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Old June 4th, 2013, 11:31 AM   #1
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Best mic for direct to camera

Considering either the RODE Video Mic Pro $140 or the Sennheiser MKE400 $240.

Going direct to mic jack on 5D2 and also the 1DC.

Trying to avoid dual sound.

Any other recommendations?
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Old June 4th, 2013, 12:01 PM   #2
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Re: Best mic for direct to camera

AT 875r but as stated on the other forum you need to get the mic near the sound source and not just mount it on the camera!

The 875r has a nice focused sound and it low cost so you can also add a rode Pg2 grip and a ws6 softie, a nice gitzo carbon fibre boom and some sony 7506 headphones will also help!

You will also need a phantom power box but they are low cost.
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Old June 4th, 2013, 06:18 PM   #3
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Re: Best mic for direct to camera

I own the Rode Videomic, Videomic Pro, and the NTG2. The NTG2 is a great microphone but favorite of the three is the regular Videomic. It is pretty amazing.
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Old June 4th, 2013, 06:33 PM   #4
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Re: Best mic for direct to camera

Wrong question

Your microphone should fit WHAT you are recording, and WHERE, and HOW. What you are recording TO doesn't really even make the top 5-10 list of important factors for serious microphone selection.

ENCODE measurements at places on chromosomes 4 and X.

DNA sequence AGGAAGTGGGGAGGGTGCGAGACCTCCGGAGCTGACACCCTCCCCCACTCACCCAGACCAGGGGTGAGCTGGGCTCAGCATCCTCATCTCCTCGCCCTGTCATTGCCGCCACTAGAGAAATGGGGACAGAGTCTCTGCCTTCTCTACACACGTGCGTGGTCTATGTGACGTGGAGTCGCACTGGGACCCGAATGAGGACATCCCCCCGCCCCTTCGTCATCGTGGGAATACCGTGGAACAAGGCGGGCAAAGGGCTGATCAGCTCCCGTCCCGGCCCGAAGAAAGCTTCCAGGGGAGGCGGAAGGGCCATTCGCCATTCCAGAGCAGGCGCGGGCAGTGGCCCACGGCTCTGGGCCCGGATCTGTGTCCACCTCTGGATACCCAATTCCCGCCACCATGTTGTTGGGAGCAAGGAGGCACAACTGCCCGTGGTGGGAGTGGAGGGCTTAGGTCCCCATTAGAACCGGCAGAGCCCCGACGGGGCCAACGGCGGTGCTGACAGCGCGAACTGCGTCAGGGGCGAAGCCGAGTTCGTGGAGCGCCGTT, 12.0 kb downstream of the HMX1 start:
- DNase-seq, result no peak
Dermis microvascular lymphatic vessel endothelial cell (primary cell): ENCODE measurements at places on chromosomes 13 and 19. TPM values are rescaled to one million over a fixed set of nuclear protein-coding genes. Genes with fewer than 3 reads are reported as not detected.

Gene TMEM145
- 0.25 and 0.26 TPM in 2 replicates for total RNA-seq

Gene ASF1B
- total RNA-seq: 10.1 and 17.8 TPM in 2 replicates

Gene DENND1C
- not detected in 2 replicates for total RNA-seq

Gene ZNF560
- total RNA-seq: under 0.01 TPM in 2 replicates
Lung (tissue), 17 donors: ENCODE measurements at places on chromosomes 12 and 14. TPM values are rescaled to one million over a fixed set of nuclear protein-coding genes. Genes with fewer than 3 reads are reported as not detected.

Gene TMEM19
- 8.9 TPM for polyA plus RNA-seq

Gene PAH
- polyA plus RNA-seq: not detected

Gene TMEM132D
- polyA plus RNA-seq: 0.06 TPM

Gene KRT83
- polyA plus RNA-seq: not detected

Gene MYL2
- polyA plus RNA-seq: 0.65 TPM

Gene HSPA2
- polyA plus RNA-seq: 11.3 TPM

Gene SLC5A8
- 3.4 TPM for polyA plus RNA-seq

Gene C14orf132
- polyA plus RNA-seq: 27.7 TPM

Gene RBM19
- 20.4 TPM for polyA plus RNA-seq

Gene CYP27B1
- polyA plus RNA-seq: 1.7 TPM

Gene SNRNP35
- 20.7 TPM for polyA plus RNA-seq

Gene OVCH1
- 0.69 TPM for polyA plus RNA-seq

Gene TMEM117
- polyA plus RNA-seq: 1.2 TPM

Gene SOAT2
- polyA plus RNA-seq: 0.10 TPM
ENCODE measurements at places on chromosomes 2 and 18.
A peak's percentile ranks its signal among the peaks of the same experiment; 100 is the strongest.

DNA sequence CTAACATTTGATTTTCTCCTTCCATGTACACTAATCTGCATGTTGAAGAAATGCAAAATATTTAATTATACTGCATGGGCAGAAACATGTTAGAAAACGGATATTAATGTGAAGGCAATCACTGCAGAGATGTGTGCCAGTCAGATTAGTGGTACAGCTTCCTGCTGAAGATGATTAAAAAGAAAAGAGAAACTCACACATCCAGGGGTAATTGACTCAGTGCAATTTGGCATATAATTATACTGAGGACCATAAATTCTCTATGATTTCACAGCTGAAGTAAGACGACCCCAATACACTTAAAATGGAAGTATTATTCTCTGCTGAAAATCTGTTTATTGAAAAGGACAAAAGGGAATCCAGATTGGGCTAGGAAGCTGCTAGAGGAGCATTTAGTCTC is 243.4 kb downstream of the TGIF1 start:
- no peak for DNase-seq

OTOH, if you are recording to a DSLR, then your camera is a much greater limiting factor than choice of microphone, and indicates that sound isn't very important to what you are doing.
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Old June 6th, 2013, 07:38 AM   #5
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Re: Best mic for direct to camera

Personally I would go with the Sennheiser MKE 600.
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Old June 7th, 2013, 04:15 PM   #6
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Re: Best mic for direct to camera

When I read "direct to camera", I had assumed he meant that the talent is speaking while looking directly to the camera (as opposed to the interview style, with over-the-shoulder shots, or a two-shot, etc). It didn't occur to me that he may have meant a mic plugged directly into the camera (rather than using an audio recorder).

In either case, a mic choice will only depend on what is being shot, where and how. My personal order of preference (which depends on the circumstances):

1. handheld mic pointed directly at the mouth of the speaker (acceptable when it is clear the person is interviewed by a journalist);
2. lav, clipped to the lapel or similar place close to the speakers mouth (when interviewer isn't supposed to be in the shot);
3. concealed lav (when mic would spoil the illusion);
4. boom from above (when the movement or wardrobe prohibits a concealed lav);
5. boom from below (when light casts boom shadows into the shot, or when framing requires a lot of space above the talent);
6. shotgun from somewhere outside of the frame, pointed at talent;
7. If all else fails (one-man show, no boom operator, etc), extremely good shotgun mounted on top of the camera.

What doesn't make the list is built-in camera mic, regardless of how good it may be, as it is never good enough.

Bottom line is that the ultimate goal is always to get the microphone as close to the mouth of the speaking talent as possible, by whatever means possible. If you can't shove a handheld in his face, clip a lav; if that isn't acceptable, hide it somewhere on his person; if that doesn't work, boom him/her from above/below. Practically in every conceivable situation, one of these options will work, and you won't need the "all else fails" fallback.
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